Simels trial revelations
Posted By Mark McGowan On August 8, 2009 @ 5:20 am In Local News | 22 Comments
Parties join forces for gov’t accountability –to compile dossier on rights abuses
Recent revelations in a US court claiming links between members of the government and drug trafficker Shaheed Roger Khan have seen six political parties joining forces to sensitize international organizations on the matter and force greater accountability from the government.
The parties involved in this action are the Alliance for Change (AFC), Guyana Action Party (GAP), National Front Alliance (NFA), People’s National Congress Reform (PNCR), Unity Party and the Working People’s Alliance (WPA).
Robert Simels 
At a press conference held yesterday at the Cara Lodge, the AFC was represented by its Leader Raphael Trotman, Party Chairman Khemraj Ramjattan and Executive Member Clayton Hall, GAP by Everall Franklin and the NFA by its Leader Keith Scott. Opposition Leader Robert Corbin represented the PNCR, while the WPA was represented by Executive Member Desmond Trotman and Co-Leader Dr Rupert Roopnaraine.
During the press conference, Trotman of the WPA said members of the political parties had met on Monday “to discuss the unfolding revelations in the Robert Simels trial in the federal court of New York, USA and the grave implications that such revelations may have for national security and good governance in Guyana.” At that meeting “it was agreed that a unified approach be activated to realize greater accountability, justice, res-pect for and observance of the rule of law and, generally, the establishment of good governance practices.”
Reading from a prepared statement, he said “the parties, have, accordingly agreed to compile a comprehensive dossier cataloguing the government’s human rights abuses, including extra-judicial killings, torture and complicity with known organised crime gangs and narco traffickers and the resulting corruption in high office.” He said “the dossier upon completion will be submitted to local, regional and international bodies, including the courts with the appropriate jurisdiction and released to the media and the public.”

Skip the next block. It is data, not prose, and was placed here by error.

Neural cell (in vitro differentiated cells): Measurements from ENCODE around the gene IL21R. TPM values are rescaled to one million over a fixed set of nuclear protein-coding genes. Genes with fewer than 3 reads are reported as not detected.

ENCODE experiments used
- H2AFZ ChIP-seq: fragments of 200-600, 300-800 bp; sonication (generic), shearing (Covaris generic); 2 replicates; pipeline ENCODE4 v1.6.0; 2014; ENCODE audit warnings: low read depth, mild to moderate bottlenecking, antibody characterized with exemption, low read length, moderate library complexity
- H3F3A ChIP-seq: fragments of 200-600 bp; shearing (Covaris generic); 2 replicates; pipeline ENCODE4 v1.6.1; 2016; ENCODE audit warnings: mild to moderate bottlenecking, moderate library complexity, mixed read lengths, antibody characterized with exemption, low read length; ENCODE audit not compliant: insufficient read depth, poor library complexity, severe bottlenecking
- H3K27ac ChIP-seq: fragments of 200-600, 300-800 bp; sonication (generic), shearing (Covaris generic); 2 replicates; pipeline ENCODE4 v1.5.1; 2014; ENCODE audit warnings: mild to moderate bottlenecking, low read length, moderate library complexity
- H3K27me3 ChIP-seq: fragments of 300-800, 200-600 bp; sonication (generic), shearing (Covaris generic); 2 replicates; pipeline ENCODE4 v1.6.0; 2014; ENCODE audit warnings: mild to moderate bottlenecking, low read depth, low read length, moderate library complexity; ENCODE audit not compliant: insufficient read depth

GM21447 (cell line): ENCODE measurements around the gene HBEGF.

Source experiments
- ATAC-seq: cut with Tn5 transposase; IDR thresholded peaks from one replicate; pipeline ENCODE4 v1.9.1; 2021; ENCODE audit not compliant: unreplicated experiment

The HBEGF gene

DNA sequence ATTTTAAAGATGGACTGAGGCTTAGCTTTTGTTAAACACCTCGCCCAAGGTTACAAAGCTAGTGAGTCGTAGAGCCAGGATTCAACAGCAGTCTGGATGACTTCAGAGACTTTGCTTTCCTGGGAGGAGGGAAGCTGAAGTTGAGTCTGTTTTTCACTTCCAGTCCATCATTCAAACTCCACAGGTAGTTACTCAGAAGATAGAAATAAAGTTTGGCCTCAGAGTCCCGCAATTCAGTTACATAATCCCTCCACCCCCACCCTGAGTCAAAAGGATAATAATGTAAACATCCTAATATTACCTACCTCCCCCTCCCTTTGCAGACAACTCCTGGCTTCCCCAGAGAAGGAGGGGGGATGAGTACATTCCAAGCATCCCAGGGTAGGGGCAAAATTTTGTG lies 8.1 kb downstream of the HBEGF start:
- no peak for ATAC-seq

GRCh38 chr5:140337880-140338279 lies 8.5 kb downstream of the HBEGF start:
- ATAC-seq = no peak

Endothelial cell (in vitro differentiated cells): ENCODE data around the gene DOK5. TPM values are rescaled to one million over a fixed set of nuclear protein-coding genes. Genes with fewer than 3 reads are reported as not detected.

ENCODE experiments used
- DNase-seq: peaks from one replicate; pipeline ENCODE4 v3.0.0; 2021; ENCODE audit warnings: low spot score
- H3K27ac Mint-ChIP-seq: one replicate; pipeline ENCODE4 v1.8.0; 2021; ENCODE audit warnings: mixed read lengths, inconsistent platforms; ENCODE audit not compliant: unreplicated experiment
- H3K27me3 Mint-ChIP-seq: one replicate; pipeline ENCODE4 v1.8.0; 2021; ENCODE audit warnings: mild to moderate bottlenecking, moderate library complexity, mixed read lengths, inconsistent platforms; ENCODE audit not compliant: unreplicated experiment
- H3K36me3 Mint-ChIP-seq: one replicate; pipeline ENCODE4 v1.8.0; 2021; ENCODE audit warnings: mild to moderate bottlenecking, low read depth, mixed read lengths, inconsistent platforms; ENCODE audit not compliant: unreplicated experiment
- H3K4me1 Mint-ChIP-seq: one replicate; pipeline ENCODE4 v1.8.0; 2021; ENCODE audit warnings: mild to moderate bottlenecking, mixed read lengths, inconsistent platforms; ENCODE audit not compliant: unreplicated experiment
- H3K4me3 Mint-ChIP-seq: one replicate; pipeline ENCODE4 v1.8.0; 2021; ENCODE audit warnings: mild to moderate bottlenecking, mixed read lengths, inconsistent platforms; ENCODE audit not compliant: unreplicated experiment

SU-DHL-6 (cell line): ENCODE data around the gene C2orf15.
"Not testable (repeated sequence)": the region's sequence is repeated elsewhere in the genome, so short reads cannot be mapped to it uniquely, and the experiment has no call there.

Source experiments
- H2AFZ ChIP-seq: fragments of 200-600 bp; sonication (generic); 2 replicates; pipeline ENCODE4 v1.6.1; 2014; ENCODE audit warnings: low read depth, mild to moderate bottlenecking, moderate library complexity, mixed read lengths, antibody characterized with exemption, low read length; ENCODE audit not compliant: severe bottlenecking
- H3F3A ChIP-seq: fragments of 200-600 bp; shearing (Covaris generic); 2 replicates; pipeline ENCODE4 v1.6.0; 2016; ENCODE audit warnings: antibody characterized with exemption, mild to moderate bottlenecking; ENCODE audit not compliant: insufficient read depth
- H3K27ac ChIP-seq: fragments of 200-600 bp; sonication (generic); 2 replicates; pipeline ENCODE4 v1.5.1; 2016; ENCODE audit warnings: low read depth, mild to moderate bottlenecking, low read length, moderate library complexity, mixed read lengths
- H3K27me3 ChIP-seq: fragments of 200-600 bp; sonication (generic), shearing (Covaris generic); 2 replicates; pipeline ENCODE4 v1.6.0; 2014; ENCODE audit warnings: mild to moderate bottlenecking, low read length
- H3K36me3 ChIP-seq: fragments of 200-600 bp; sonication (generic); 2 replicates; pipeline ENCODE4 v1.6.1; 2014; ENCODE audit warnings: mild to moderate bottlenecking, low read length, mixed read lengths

Trotman also said that “arrangements are also being put in place for the mounting of a robust public education campaign to alert our citizens of the lawlessness of the PPP/C government, since that is considered the single major obstacle to national cohesion, the development, peace and security in Guyana.”
And according to the statement, the campaign will be always conducted “on the basis of consensus and in accordance with the laws and the Constitution of Guyana.”
Raphael Trotman 
Khemraj Ramjattan 
The statement also indicated the commitment of the parties to meetings with civil society organizations, including trade unions, professional associations, religious bodies and private sector organisations in this campaign.
In explaining the joint initiative, Roopnaraine said that it was a campaign that represented the belief that the combined energies of efforts of the parties would have a greater impact as opposed to single party operations.
Corbin said that he was prepared to work with all parties on this matter which was one of “national concern” since it affected all Guy-anese.
Fear and smear
Ramjattan stated that the reply of the government to these allegations was one of “fear and smear” and he opined that the combination of resources could produce a better counter to this campaign.
When the question about the purpose of sending the dossier to international agencies was raised, there were differing views as to what this would achieve. Raphael Trotman opined that while Guyanese need to solve the problems themselves, international bodies needed to be sensitized about the matter and made aware that there was a united effort being made by the opposition parties. He, however, emphasized that it was in no way begging the international organizations to come and fix the country’s problems.
Franklin opined that the problem needed to be solved with the present government’s involvement and he said that the government needed to be engaged.